Europe needs an Erasmus for SMEs

DISCLAIMER: All opinions in this column reflect the views of the author(s), not of EURACTIV Media network.

The pilot scheme allowed participating companies to send one of their employees to work in another company abroad for a period between two weeks and two months. [Shutterstock]

This article is part of our special report An Erasmus for SMEs to support the economy.

European project MobiliseSME showed the potential of a cross-border exchange program for small and medium-sized businesses in Europe. It is now important that this idea is continued with an Erasmus for SMEs, so as to help European companies make the best of the Single Market, writes Stefan Moritz.

Stefan Moritz is Managing Director of the European confederation of small and medium-sized entreprises, CEA-PME.

The European Union Single Market is the largest free trade area in the world and it hosts around 23 million small and medium-sized businesses. These businesses, in 2015 alone, generated €3.9 trillion and employed 90 million people – they are the backbone of the European economy. For the European union and its member states to thrive, SMEs must also be able to thrive.

Much has already been done in this direction as companies in Europe can access customers from every country in the European Economic Area while at the same time finding the most convenient providers for goods and services.

However, the legislative framework has only removed legal obstacles and export fees but still too many small and medium-sized companies are facing other, more practical hurdles. According to the European Commission’s Annual Report on European SMEs of 2016, only half of these firms export in the Single Market, and the absolute of majority of those still have only very little export activities.

European Entrepreneurs CEA-PME believes that one solution to overcome these hurdles would be to help SMEs connect with each other across borders more easily. Stronger connections among companies in different European countries would naturally lead to more competitive businesses able to respond to the challenges of globalisation.

There is a tested and tried method to do that: the EU has a history in successfully connecting citizens and institution in different Member States with exchange programs.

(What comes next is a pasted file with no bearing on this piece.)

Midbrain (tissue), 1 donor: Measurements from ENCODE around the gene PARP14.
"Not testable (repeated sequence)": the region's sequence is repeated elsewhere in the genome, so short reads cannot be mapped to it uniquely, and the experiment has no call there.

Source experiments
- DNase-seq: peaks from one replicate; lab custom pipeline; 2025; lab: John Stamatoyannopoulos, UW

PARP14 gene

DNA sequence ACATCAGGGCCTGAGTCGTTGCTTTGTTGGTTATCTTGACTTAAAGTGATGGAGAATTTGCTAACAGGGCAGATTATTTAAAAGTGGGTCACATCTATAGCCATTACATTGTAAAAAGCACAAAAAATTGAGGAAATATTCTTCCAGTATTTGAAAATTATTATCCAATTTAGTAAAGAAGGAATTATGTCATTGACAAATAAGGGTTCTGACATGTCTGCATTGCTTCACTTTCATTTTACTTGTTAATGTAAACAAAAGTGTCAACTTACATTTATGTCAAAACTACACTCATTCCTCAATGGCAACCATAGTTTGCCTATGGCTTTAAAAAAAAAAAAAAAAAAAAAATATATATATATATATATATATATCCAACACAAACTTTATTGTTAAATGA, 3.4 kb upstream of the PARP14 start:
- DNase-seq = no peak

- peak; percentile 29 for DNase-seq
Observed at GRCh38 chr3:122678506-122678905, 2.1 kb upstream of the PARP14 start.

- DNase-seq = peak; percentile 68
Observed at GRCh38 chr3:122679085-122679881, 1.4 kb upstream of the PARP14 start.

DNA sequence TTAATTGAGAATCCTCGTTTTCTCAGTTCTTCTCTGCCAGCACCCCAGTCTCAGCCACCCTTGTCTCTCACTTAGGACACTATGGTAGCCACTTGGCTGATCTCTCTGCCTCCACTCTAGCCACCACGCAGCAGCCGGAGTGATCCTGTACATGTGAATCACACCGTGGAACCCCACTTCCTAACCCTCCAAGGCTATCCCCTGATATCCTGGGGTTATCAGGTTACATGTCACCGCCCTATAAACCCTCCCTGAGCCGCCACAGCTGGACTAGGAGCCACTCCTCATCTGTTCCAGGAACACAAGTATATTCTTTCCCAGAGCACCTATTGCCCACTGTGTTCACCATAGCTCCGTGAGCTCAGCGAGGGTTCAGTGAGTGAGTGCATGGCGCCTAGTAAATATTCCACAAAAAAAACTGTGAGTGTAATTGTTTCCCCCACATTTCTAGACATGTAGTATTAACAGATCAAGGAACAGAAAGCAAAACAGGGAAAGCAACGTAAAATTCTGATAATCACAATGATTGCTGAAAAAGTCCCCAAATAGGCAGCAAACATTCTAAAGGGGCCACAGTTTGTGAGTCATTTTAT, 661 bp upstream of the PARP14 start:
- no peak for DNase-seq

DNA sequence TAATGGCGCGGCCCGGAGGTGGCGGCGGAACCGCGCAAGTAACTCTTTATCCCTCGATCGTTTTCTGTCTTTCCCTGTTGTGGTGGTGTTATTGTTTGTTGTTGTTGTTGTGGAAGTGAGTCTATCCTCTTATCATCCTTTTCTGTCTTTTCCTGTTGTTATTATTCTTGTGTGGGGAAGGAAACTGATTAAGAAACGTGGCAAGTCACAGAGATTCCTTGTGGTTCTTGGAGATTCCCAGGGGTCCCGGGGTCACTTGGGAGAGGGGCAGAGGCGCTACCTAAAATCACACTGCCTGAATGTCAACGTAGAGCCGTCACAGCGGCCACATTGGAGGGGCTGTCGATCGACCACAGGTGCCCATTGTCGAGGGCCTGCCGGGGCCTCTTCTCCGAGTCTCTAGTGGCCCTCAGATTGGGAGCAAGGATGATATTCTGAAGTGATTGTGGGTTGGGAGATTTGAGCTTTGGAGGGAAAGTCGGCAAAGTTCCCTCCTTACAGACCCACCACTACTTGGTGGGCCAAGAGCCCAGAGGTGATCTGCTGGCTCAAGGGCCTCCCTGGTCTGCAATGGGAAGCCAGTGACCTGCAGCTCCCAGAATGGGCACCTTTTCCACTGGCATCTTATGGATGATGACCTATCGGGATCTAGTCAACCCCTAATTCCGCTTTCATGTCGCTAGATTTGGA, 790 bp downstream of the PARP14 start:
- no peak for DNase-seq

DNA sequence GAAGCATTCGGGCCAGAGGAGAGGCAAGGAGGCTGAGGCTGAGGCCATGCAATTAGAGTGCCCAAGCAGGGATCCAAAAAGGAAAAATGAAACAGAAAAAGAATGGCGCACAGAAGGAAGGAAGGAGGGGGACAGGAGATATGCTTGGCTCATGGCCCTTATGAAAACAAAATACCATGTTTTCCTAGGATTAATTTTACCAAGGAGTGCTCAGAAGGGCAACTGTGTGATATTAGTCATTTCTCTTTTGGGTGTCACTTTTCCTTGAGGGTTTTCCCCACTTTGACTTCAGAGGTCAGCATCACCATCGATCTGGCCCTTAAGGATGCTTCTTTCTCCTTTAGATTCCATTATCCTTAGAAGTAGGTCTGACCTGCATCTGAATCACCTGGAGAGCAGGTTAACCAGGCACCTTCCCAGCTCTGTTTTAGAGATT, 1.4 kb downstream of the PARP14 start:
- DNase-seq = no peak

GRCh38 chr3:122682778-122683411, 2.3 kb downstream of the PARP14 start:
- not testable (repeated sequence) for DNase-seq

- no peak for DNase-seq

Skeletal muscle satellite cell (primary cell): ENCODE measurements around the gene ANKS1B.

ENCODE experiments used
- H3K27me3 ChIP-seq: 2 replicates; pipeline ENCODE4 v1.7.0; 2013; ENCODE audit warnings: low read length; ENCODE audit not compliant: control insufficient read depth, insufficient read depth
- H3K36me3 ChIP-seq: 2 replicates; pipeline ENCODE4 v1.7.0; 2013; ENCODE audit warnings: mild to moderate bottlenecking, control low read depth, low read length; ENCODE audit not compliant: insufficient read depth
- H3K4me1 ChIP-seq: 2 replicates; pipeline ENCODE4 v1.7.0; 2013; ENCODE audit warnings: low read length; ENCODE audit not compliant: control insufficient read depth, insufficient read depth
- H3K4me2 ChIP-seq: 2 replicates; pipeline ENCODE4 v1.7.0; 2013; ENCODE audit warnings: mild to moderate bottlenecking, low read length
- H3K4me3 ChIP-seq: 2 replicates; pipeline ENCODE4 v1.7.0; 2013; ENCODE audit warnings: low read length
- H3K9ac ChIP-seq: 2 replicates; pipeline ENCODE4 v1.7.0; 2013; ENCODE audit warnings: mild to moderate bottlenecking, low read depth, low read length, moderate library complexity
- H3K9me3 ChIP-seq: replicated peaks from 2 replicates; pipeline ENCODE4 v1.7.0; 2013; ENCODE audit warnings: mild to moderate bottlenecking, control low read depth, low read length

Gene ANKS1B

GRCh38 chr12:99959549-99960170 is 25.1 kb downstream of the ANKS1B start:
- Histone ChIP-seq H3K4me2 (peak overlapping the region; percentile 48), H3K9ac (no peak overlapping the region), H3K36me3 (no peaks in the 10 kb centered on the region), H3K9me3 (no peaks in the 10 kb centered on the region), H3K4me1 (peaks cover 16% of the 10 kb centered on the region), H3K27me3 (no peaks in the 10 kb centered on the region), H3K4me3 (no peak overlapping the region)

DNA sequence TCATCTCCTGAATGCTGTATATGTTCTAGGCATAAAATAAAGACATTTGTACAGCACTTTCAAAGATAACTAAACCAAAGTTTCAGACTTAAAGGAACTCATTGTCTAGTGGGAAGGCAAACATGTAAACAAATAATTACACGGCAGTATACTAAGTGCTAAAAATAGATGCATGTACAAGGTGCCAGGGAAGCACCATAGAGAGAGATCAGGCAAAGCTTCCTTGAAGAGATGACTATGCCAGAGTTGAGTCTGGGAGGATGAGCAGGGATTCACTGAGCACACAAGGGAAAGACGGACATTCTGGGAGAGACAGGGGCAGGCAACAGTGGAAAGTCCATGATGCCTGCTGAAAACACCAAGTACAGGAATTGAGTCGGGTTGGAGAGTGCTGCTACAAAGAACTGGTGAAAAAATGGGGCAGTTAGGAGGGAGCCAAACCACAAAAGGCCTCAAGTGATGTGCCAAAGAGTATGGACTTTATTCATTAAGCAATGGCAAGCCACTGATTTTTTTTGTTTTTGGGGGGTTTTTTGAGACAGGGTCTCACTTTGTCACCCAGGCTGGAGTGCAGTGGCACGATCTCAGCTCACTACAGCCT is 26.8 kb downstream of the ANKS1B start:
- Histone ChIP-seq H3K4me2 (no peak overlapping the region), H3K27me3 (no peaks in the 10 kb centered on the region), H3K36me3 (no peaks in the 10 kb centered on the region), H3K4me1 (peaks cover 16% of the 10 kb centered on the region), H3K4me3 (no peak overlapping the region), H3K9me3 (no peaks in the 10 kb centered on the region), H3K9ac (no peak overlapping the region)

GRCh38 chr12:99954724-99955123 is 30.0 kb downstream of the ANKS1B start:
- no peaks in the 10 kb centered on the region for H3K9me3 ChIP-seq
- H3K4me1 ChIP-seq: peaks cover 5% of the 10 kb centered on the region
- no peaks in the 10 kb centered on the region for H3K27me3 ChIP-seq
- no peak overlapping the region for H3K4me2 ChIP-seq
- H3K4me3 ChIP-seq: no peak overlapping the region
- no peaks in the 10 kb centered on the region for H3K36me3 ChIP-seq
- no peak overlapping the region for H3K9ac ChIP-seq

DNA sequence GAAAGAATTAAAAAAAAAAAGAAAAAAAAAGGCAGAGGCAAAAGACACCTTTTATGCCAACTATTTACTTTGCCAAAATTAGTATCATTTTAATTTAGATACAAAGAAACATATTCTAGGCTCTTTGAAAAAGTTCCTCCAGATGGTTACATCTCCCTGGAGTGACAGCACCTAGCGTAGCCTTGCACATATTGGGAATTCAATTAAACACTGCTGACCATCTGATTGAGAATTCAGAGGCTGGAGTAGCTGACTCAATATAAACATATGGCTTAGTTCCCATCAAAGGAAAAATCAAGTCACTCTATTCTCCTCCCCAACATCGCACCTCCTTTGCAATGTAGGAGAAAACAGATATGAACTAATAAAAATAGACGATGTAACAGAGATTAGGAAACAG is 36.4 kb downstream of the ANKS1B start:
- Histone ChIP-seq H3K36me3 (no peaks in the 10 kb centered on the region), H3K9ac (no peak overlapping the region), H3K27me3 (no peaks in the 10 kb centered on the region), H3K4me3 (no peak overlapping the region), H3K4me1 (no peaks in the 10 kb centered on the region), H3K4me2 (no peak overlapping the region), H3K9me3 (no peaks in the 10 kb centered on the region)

This is idea that lead to the project MobiliseSME, which aimed at exploring and evaluating the interest in and benefits of an exchange program for the employees of Micro, Small and Medium-sized businesses in Europe.

The project included a pilot exchange scheme that allowed participating companies to send one of their employees to work in another company abroad for a period between two weeks and two months. This exchange was structured around a learning plan that enabled the staff of the two companies to share knowledge and acquire new competences.

The scheme was hugely successful – enterprises felt they benefitted greatly from it as it helped them to find new business partners and develop new products and services. Employees are convinced it strengthened their professional profile (more information available at the MobiliseSME in Practice report).

MobiliseSME just explored an idea but it is clear from the results that it would be a real missed opportunity not to continue with a mobility scheme for SMEs and their employees in Europe.

Currently there is no European scheme that enables them to go cross-border, as they often do not qualify to join programs like Erasmus for Young Entrepreneurs. The same is true for more experienced staff members, who also have limited possibility to access international training offers via national or European programmes.

MobiliseSME showed a path to design a permanent EU programme of this kind: an “Erasmus for SMEs and their employees”. It is already possible to say what some of its key elements should be:

MobiliseSME showed that the exchange time should be flexible, allowing employees to stay abroad for a period between a few weeks and a few months. Each exchange should be structured around a learning programme devised by the two companies, with the clear goal of providing training to either the visiting or the hosting staff.

The programme should be supported by a European network of local association with strong contacts with SMEs in the local territories of each member state.

The project showed this network is necessary to make sure enough companies would be informed about it to make it a viable programme and, at the same time, to provide the necessary advice and support to make sure exchanges would develop from an intention to a fact.

An online tool for the matchmaking of companies is also necessary. The Matchmaking Platform used by MobiliseSME showed the utility of such a tool not only for companies to find partners for exchange but also for the supporting organisations to get the necessary feedback and information to provide a tailored service to registered businesses.

The Member States and the European Institutions are now debating the structure of the future multiannual financial framework. We strongly believe this is the time to design an “Erasmus for SMEs and their employees” and to make sure resources are set in place to enable SMEs to really take advantage of the potential of the Single Market. If necessary, one path for designing it could be another project scaling up the initial work of MobiliseSME.

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